E-Mail Rage

Club Promoter Blacklisted by New Times?

Music criticism is a "subjective business," Barrs explains, in which "you cover whatever you think is worth covering." He says it's "dumb" to blacklist a club, because "the minute you did, they'd have someone you want to cover." But he wants Sterling to know that favoritism is verboten, too. "We're not going to get pressured into covering some stupid-ass act just because he wants us to."

To quote Sterling's e-mail: "Honey, you know I got a right to say anything I want any old time!"

French Kiss

In the aftermath of the June 11 Central Park "wilding," in which several women were sexually abused, City Hall fought city editors for control of the narrative. Issue number one was whether or not the cops assigned to patrol the parade that day had responded adequately when the attacks occurred in broad daylight.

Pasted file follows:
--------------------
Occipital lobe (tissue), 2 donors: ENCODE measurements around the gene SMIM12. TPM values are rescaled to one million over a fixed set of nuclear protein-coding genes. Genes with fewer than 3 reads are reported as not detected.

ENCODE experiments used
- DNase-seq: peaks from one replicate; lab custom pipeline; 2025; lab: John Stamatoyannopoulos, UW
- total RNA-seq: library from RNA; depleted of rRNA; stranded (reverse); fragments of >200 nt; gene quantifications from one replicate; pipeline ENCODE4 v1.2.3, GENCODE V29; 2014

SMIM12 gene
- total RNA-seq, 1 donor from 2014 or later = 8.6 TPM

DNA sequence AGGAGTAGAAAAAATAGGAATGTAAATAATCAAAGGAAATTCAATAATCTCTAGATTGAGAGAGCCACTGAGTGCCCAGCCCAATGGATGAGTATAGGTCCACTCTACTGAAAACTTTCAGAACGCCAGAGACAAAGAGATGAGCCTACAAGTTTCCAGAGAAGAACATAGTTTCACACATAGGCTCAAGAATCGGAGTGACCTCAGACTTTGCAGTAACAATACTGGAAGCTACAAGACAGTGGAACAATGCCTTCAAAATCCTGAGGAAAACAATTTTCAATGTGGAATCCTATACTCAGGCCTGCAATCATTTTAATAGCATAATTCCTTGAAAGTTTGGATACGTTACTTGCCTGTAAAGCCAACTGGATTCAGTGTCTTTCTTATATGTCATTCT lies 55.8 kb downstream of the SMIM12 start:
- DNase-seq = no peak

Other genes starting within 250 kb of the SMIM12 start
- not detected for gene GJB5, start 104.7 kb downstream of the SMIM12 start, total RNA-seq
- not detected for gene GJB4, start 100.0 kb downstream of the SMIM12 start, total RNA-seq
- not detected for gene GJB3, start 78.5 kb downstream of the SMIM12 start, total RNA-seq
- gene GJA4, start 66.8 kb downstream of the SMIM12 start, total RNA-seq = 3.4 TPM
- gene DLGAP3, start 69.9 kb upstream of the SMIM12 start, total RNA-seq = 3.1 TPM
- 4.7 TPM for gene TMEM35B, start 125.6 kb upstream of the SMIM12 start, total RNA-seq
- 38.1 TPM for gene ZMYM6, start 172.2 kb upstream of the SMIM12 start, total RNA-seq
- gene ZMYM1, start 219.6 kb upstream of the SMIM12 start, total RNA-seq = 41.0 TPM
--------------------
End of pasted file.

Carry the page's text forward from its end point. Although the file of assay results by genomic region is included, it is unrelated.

The spin efforts peaked on June 14, when the New York Post published testimony from a French man "who praised the police who came to his wife's aid after the marauders threw her down and stripped her naked." If the man's praise sounded programmed ("We are really satisfied. . . . They tried to protect us"), it was. The previous day, City Hall had delivered its star witness to the press, on condition that reporters not ask certain questions and not reveal how they found him.

To their credit, The New York Times and Daily News declined the offer—as Joyce Purnick noted, without naming names, in her Times column the next day.

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